If you never say ‘No’ …

If you never say ‘no’, what is your ‘yes’ worth? I heard this wise saying from one of my first teachers in the art of holistic healing, and have often passed it on to clients who find it hard to protect themselves against unwelcome demands and intrusions. 

Problems which arise from this inability to set personal boundaries can include neglect of personal needs and desires, tiredness from overwork, and feelings of victimhood, martyrdom or resentment often concealed by a polite facade.

Some people who cannot say ‘No’ to the demands of others hold the belief that being ill is the only valid reason to claim care and attention for themselves. There is even a theory that illness can develop primarily for this reason. Whether or not that is true, such a mindset can certainly prolong recovery. This would happen through unconscious mind-body mechanisms and is not deliberate malingering.

Two key Bach flower remedies to be considered for the ‘yes-person’ are Centaury and Walnut. Centaury is for those so eager to please others that they agree to each and every request. Walnut is for those who are unduly sensitive to outside influences and therefore easily distracted from their chosen path in life. Other flowers might be indicated for the secondary consequences, such as Elm for feeling overburdened with responsibilites, Olive for exhaustion, Willow for self-pity, or Holly for hostility towards others.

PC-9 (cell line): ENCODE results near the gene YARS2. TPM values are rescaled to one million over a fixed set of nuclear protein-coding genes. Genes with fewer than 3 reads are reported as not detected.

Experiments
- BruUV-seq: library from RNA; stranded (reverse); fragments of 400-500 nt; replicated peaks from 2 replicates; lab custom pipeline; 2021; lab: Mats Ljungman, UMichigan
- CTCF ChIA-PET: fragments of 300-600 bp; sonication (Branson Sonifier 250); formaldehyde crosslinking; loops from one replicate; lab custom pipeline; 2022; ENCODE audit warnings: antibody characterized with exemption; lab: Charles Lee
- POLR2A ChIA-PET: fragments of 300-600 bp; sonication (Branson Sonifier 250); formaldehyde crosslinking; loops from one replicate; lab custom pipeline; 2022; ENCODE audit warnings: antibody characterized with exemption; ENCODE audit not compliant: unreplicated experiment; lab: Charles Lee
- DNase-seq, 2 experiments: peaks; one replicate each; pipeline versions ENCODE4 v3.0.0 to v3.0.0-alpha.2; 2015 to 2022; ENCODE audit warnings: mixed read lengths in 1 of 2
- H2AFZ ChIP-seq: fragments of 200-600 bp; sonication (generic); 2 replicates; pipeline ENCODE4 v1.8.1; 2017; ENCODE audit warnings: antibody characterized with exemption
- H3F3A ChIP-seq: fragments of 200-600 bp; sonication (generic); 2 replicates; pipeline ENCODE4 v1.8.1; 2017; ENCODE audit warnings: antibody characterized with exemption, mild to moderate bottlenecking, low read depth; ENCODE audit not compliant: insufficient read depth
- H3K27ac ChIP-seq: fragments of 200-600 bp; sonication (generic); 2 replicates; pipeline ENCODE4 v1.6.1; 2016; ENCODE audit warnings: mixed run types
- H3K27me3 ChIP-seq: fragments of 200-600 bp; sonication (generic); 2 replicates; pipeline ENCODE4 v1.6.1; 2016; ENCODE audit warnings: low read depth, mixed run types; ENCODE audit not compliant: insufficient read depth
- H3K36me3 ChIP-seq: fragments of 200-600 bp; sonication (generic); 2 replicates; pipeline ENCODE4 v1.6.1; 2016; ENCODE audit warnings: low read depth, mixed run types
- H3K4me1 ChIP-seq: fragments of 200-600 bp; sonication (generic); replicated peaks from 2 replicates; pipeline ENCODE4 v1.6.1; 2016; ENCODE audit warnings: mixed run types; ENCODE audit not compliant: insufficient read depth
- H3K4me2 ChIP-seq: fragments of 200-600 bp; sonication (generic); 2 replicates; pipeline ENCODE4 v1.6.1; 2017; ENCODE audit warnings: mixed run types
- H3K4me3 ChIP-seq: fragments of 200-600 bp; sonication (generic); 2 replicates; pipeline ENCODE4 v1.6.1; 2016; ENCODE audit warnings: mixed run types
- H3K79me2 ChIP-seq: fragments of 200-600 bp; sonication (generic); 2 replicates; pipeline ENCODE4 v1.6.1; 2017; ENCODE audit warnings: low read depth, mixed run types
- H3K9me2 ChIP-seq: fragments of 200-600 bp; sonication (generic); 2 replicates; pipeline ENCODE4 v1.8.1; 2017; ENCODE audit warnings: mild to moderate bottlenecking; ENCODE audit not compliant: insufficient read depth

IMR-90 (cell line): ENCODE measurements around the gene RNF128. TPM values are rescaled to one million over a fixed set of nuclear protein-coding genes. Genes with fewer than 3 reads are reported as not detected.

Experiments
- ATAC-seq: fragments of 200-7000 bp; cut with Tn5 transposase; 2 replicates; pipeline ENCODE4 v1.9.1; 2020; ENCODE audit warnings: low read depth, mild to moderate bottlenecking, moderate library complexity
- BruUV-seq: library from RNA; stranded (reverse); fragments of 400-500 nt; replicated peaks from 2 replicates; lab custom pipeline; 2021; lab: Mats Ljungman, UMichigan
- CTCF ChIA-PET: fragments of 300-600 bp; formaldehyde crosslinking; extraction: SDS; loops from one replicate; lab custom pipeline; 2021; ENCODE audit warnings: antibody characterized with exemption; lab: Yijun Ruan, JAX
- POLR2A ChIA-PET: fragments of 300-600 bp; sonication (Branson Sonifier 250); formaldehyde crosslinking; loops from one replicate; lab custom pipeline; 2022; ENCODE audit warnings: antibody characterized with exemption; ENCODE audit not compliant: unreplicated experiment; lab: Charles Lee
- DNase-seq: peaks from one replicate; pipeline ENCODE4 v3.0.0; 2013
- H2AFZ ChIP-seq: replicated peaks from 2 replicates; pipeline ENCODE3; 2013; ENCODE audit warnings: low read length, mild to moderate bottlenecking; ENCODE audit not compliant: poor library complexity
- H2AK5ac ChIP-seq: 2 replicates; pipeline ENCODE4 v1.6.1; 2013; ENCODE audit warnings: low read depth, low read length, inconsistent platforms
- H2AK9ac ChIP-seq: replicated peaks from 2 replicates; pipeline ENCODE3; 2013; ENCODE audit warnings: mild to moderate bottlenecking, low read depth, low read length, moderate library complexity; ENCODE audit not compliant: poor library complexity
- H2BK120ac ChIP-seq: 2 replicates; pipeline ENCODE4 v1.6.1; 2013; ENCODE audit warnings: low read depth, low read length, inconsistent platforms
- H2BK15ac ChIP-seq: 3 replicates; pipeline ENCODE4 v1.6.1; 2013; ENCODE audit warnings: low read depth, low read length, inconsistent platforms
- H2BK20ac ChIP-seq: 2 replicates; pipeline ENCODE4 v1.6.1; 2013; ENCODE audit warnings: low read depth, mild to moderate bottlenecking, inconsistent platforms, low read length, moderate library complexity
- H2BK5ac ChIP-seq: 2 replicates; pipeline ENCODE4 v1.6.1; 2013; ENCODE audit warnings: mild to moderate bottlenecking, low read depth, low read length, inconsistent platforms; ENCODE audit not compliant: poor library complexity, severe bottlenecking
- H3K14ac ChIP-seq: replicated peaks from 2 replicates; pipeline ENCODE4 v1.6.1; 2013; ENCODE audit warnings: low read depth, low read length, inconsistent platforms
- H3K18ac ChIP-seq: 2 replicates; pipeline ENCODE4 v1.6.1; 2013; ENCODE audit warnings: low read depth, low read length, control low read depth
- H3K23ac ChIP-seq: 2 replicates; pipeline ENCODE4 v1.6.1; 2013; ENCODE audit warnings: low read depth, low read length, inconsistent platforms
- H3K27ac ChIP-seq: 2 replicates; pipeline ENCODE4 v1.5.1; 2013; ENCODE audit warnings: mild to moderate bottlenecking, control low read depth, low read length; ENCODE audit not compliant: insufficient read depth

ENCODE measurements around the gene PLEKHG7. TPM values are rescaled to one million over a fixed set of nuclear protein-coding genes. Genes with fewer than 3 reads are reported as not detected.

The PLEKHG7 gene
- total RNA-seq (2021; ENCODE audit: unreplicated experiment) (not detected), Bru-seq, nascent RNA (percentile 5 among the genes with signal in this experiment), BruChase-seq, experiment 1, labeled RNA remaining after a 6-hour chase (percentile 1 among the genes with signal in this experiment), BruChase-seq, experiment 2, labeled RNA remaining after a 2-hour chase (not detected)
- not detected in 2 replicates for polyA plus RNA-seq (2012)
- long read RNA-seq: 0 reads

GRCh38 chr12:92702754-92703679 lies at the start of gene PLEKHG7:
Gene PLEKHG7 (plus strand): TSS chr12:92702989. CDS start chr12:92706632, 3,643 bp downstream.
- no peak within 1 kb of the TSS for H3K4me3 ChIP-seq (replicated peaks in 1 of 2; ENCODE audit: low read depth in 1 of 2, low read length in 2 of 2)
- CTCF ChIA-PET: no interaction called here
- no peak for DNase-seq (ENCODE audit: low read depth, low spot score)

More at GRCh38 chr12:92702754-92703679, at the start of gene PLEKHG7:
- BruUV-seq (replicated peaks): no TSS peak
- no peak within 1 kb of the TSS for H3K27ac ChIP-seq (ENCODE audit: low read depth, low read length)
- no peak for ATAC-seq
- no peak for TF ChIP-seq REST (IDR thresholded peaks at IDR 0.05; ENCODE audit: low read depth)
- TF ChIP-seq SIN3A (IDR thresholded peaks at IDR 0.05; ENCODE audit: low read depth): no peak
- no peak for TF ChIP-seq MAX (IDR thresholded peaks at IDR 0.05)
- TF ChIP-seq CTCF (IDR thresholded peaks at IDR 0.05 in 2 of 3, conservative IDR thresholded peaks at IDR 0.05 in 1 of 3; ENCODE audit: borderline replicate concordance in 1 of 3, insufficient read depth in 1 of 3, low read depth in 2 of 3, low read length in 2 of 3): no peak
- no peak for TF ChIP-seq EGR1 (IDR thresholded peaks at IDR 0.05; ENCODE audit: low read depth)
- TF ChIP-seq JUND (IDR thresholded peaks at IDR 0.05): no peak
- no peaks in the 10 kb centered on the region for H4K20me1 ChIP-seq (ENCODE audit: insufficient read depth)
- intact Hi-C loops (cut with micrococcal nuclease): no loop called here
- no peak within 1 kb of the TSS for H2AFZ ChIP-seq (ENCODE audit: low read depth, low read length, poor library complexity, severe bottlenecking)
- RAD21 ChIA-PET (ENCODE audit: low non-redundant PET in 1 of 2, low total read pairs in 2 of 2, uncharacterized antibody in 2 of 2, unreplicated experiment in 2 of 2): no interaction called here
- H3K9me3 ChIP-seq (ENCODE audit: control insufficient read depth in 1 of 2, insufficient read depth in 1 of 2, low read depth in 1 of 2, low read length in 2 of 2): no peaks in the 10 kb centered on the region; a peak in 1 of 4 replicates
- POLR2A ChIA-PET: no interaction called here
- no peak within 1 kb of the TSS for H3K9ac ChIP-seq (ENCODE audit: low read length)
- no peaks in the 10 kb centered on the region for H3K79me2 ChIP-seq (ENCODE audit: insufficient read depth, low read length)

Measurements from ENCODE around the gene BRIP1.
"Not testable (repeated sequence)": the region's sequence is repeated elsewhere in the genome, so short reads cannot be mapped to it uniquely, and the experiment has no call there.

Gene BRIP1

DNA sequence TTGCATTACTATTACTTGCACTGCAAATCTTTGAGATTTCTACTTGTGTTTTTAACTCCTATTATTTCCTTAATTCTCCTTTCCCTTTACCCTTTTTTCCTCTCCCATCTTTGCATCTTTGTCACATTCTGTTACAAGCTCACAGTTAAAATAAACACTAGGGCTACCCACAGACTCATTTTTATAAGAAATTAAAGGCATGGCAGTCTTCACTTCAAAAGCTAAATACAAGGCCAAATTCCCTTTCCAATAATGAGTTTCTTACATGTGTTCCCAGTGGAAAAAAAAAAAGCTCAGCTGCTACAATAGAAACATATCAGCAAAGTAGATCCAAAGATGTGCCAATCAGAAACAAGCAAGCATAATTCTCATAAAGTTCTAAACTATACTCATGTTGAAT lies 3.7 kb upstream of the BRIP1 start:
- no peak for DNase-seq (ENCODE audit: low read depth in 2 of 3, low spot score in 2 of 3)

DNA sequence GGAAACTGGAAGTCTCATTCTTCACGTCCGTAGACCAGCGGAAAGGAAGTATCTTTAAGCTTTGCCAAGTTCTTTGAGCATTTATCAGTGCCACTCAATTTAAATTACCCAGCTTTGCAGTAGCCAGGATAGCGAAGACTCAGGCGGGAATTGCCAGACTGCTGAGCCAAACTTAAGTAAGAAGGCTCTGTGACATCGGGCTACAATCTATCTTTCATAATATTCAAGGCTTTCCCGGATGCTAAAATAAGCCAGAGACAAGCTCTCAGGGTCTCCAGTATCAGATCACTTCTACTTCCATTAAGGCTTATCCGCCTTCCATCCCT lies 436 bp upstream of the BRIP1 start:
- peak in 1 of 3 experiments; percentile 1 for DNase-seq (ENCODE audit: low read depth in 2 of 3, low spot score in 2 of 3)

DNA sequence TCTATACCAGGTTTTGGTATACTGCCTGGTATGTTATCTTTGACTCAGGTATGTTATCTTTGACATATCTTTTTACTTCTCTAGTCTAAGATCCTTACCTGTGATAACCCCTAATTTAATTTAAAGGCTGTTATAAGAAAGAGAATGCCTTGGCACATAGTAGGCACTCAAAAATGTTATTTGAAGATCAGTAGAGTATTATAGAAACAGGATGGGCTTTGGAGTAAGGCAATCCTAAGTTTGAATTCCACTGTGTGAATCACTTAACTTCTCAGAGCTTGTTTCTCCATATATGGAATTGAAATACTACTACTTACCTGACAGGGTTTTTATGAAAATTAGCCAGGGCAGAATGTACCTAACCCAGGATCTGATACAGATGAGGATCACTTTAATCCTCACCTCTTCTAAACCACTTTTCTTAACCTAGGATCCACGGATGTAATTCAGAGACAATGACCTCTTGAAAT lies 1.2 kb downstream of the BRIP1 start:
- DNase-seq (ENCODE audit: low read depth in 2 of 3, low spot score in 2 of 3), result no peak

Practical aids to setting boundaries include such simple steps as shutting your door or turning off your phone when you do not want interruptions, and limiting the period you are willing to spend on certain activities. You may also need to practice techniques for saying ‘No’ without causing offence, or being worried about doing so. This can be done firmly and politely without having to give detailed reasons or apologies. 

2 thoughts on “If you never say ‘No’ …

  1. I would also think about why the person is always saying yes. Is it merely to get affection from loved ones or to ensure the person does not reject them? Would that then require Chicory? How about people who are saying yes to appear tolerant and kind while inside there is a strong sense of intolerance? Would that person require Beech then? I'm interested in your thoughts on this.


  2. Thank you, I agree. There are many different reasons for always saying 'yes'. For example, besides the ones you mention, the person might be in such a hurry, so preoccupied with their own affairs, or in such an apathetic state that they don't want to think about what they are agreeing to do, and saying 'yes' is simply the easiest short-term response. This all shows the importance of treating each case individually … and how 'peeling the onion' with Bach flowers can reveal underlying layers to the presenting problem.


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